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Elderly women break stereotypes with fashion shoots



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In Russia, elderly women are usually expected to forget about fashion and watch their grandchildren. Not 71-year-old Olga Kondrasheva, who is fighting stereotypes by modelling for a glossy magazine.

"I'm over 70 now but my life is just beginning and it's so interesting," says Kondrasheva, slim and sporting wavy white hair, a few minutes before a studio photoshoot for the Russian edition of Cosmopolitan magazine in central Moscow.

A photo posted by Igor Gavar (@gavarigor) on

With a lifelong zest for adventure, she used to take part in zoological expeditions to study wildlife across Russia and has worked as an extra in films. She admits she "never trained as a model", but says she has "always been fascinated by this line of work".

"I'm discovering a totally new side to myself. When I've had my hair and make-up done and I've got a nice outfit on and there's some lovely music playing, it's wonderful," she enthuses.

Kondrasheva found herself posing for the cameras thanks to a website called Oldushka ("Oldie") launched by photographer Igor Gavar. "I wanted to show that older people can work in the fashion industry and they can be beautiful -- even with wrinkles and white hair," he says.

A photo posted by Igor Gavar (@gavarigor) on

The site serves as an informal modelling agency by showcasing studio shots of Gavar's elderly subjects, who like catwalk queens a quarter of their age have been spotted in all kinds of places -- on the street, in a supermarket, and even a dance floor.

Gavar has managed to organise numerous photoshoots for his dozen or so "muses", including 80-year-old former air stewardess Irina Denisova and 64-year-old Lyudmila Brazhkina, a retired engineer.

Several striking silver-haired men are also on Oldushka's books, though of those who have scored shoots in Russian fashion catalogues, magazines and advertisements so far, all but one have been women.

A photo posted by Igor Gavar (@gavarigor) on

'Like a little holiday'

The retirement age in Russia is 55 for women and 60 for men. Many continue working long afterwards out of economic necessity -- and few look forward to retirement, knowing that years of money worries likely lie ahead.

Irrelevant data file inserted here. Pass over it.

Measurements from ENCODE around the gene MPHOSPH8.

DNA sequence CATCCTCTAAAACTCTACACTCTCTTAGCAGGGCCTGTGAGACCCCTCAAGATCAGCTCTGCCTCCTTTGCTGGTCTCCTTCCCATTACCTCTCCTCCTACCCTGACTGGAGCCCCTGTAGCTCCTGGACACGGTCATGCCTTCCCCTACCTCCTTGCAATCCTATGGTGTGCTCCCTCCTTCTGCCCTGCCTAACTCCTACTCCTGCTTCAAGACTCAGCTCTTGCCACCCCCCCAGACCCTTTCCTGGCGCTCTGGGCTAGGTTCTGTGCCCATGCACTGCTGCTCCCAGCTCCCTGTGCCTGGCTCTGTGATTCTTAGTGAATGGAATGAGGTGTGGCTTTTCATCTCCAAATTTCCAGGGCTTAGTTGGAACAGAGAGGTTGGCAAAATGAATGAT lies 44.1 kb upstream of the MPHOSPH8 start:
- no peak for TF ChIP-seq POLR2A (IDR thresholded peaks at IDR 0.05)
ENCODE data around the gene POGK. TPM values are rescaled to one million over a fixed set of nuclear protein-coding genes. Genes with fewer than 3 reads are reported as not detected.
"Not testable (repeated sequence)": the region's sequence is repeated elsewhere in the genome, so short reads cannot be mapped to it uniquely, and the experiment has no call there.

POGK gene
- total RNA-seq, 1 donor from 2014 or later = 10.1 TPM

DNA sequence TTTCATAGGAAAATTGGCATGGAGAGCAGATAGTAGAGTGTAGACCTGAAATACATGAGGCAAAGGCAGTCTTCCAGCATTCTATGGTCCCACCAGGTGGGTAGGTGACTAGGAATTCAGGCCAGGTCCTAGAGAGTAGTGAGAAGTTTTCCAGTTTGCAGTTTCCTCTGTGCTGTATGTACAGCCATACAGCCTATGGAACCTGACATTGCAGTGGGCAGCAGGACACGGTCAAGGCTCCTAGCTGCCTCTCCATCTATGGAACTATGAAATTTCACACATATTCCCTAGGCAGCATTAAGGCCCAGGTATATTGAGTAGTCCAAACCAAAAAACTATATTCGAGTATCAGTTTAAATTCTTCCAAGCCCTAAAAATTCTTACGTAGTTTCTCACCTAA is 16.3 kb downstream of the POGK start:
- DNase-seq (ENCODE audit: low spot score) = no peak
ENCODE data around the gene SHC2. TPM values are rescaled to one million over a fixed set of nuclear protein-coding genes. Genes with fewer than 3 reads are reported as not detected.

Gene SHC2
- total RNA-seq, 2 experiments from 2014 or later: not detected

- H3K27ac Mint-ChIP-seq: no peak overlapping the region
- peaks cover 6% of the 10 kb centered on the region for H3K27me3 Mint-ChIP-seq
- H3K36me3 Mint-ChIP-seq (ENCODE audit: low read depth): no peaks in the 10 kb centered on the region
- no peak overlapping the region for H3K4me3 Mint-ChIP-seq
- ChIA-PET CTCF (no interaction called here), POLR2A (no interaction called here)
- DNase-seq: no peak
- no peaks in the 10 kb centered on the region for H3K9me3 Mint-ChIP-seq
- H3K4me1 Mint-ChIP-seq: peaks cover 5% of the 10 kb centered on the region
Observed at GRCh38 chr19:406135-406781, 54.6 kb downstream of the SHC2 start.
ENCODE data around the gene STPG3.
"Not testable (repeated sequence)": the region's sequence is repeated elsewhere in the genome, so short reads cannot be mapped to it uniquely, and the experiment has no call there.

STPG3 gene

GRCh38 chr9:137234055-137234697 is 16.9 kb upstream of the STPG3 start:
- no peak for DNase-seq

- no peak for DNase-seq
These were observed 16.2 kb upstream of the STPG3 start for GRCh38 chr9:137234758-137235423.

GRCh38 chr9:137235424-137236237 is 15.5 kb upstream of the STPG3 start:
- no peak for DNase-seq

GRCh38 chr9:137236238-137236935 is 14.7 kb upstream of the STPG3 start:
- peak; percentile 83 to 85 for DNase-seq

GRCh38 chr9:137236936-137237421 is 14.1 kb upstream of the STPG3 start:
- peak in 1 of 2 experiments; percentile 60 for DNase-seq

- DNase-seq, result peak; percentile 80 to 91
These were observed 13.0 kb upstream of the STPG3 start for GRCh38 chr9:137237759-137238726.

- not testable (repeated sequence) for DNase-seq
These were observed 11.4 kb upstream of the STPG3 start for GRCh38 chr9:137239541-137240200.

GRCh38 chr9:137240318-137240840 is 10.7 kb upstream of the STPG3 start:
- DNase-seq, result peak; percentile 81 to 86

The average pension in Russia is only around 200 dollars (185 euros) per month, but Oldushka allows its models to "earn a little bit extra," Gavar says. He and the model split the fees for any shoots secured through the website, which have so far ranged from 40 to 300 dollars.

They say the work gives women a new lease of life and a confidence boost at a time when their main role in Russian society as "babushkas" or grandmas is to provide large amounts of free childcare.

"It brightens up my life. Doing this is always so joyful, so positive," says Brazhkina. "And I enjoy being viewed in a different way during the photoshoots -- not the way I see myself in the mirror. It's like a little holiday!" she says, smiling.

A photo posted by Igor Gavar (@gavarigor) on

'Enormous potential'

Old age has been enjoying something of a moment in global fashion as feminists challenge traditional beauty standards and as the West comes to grips with an ageing population.

Last year French label Celine chose 82-year-old author Joan Didion as its new face, while Dolce & Gabbana, American Apparel and Saint Laurent have all featured elderly models in recent campaigns.

Russia faces a similar demographic trend as developed Western countries, with nearly a quarter of the population currently over retirement age, a figure expected to rise to 27 percent by 2025 -- 39.9 million people, according to the health ministry.

Eduard Karyukhin, head of the Dobroye Delo ("Good Deed") organisation that works with elderly people, says "the stereotype of a retired woman who stays at home and looks after the grandchildren is changing".

"Elderly people have enormous potential," Karyukhin said. "They just need help with organising their leisure activities." The women involved in Oldushka said family members sometimes find it hard to understand their new pastime.

"My husband was very angry at first. He kept asking me: what are you doing this for?" said Kondrasheva. "But then he saw this was making my life interesting with lots of activity and it was keeping me fit. And now he is supportive." (AFP)

Photo: by Juergen Teller, Courtesy of Céline

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